Posted May 30, 2012

Project SHINE director discusses immigrant advocacy with President Obama

Patience Lehrman, national director of Temple’s Project SHINE (Students Helping in the Naturalization of Elders), meets with President Obama and other immigration policymakers in Washington.

Patience Lehrman is getting familiar with the White House.

To commemorate the first anniversary of President Barack Obama’s Champions of Change initiative, Lehrman made another visit to Washington, D.C., where less than a year ago she sat with top immigration policymakers and fellow Champions of Change at a roundtable discussion.

Lehrman, national director of Temple’s Project SHINE (Students Helping in the Naturalization of Elders), was awarded the E Pluribus Unum Prize in 2011. Competing against 450 applicants, Lehrman was one of only four to receive the award for exceptional immigrant integration initiatives. The $50,000 prize, given by the Migration Policy Institute, was used to fortify and expand Project SHINE’s initiatives.

That same day, Lehrman, a Fox School of Business Executive MBA graduate who also holds Temple master’s degrees in education and organizational development, was named a White House Champion of Change.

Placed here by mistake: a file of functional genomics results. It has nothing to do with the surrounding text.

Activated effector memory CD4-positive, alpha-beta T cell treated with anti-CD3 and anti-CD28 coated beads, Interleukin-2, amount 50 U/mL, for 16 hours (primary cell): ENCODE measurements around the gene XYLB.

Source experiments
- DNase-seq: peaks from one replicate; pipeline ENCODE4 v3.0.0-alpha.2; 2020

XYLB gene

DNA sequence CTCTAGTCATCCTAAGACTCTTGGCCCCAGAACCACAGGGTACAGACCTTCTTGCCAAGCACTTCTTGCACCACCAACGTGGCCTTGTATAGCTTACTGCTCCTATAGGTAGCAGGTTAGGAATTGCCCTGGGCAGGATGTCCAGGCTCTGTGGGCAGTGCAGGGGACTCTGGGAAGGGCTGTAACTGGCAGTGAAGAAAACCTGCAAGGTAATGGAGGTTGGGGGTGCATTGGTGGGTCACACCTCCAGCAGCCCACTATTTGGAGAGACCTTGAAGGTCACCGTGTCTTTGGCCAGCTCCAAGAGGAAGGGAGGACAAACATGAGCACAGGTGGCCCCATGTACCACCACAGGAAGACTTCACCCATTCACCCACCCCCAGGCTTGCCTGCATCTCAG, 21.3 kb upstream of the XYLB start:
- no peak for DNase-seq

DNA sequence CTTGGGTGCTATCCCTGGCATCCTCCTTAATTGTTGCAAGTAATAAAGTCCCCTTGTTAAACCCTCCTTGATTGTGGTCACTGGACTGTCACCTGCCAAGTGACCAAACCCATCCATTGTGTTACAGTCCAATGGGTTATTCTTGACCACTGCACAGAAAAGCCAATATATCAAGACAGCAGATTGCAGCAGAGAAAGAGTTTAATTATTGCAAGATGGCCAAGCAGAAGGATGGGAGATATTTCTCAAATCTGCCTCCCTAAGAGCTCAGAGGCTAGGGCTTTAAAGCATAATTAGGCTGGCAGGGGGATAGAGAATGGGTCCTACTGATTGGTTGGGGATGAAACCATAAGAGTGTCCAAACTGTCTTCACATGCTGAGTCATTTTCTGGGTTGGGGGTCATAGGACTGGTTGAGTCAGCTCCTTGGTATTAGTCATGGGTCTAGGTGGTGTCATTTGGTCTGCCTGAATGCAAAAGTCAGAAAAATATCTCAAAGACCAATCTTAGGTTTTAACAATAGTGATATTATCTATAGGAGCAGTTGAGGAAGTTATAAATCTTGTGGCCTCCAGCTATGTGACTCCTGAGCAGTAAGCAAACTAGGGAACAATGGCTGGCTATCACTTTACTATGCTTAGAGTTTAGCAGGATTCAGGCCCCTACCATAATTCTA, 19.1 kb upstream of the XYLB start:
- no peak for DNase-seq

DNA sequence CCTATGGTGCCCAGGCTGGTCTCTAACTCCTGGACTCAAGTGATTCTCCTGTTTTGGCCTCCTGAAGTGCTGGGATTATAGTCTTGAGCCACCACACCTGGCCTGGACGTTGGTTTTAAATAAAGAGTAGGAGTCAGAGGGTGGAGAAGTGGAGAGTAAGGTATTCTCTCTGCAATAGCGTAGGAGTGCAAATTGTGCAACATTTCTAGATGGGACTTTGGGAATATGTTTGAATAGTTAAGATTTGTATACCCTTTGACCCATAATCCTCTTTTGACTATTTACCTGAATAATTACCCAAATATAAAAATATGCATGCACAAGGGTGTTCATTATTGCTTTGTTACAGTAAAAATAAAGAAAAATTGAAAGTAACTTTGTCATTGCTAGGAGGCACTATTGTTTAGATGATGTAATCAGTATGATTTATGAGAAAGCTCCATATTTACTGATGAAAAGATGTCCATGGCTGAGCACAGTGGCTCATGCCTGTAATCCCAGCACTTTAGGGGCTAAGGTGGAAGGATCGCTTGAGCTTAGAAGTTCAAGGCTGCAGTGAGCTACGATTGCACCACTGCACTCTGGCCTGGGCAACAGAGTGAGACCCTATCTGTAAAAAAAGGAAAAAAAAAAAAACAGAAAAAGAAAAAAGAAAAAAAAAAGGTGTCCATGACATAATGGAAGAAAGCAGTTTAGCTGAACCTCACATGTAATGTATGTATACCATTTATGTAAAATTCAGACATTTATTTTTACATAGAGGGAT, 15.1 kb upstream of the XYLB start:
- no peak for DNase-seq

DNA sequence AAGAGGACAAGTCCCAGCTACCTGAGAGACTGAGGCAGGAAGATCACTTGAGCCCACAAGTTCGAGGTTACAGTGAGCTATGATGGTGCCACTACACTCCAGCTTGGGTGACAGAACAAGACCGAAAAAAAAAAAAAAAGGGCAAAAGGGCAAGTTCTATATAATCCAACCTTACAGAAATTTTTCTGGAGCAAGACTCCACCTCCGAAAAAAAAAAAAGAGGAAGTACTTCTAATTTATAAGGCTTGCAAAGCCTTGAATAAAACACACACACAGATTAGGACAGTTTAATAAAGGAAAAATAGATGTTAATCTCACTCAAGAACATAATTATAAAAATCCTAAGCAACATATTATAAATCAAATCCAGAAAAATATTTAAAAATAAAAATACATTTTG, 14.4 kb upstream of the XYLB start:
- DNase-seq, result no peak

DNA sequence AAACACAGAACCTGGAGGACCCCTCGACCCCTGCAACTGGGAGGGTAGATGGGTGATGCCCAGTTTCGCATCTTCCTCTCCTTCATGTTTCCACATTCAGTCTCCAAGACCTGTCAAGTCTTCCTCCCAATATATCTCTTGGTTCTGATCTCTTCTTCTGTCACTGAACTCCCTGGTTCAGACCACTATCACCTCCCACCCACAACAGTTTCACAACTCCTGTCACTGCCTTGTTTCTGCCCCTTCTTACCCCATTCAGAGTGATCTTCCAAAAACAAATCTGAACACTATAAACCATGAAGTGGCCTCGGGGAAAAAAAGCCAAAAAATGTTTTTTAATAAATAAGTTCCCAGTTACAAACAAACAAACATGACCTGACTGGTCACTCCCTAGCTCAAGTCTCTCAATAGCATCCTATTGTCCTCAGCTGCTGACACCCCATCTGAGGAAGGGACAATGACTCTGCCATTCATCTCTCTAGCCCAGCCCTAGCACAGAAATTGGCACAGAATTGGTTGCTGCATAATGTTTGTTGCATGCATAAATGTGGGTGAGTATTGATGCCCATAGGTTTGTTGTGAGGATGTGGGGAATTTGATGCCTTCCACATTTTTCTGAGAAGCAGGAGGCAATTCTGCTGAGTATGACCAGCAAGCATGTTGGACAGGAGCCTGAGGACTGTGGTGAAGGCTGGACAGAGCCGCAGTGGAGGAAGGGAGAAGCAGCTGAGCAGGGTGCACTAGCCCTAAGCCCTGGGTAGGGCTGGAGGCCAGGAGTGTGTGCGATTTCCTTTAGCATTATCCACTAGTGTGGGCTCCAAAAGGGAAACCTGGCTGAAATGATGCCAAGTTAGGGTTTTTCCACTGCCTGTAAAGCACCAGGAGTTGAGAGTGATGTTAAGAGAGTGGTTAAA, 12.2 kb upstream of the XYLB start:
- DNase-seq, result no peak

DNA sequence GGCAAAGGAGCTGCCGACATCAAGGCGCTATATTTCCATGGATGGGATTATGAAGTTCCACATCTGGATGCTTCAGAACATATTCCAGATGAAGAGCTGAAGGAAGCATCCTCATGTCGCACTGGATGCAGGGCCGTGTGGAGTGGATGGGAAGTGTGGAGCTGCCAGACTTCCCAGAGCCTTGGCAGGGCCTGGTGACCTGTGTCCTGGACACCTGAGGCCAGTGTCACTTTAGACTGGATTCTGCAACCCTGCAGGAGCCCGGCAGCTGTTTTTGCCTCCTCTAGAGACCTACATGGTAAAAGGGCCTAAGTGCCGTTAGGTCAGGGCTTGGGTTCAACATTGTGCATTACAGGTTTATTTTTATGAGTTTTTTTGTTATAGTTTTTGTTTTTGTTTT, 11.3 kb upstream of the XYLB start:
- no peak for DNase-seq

Project SHINE is a nonprofit based at Temple’s Intergenerational Center. Today, SHINE operates on 19 campuses in nine states. The program started in 1985 and has trained nearly 10,000 college students to provide important English, civics and literacy knowledge to local older immigrant populations. More than 40,000 immigrants have been assisted through the project.

Lehrman joined Obama and 12 other Champions of Change on April 26 in an event highlighting the great accomplishments achieved by alumni since initially being honored as White House Champions of Change. The program was created by the Obama administration to “honor ordinary Americans doing extraordinary things” and has recognized more than 500 people from all 50 states.

Lehrman believes immigrants are America’s greatest asset and that it is imperative that they are integrated into society in order for the nation to excel politically, economically and socially.

“By raising the profile of this issue and calling for a national conversation on immigration reform, the White House recognizes that the best ideas that result in real change come from the American people,” Lehrman said. “By leveraging every asset and every talent in our communities, we can win the future.”